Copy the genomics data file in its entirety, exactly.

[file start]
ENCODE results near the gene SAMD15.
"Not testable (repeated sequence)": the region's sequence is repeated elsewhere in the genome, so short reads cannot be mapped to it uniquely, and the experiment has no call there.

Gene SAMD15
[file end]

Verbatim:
ENCODE results near the gene SAMD15.
"Not testable (repeated sequence)": the region's sequence is repeated elsewhere in the genome, so short reads cannot be mapped to it uniquely, and the experiment has no call there.

Gene SAMD15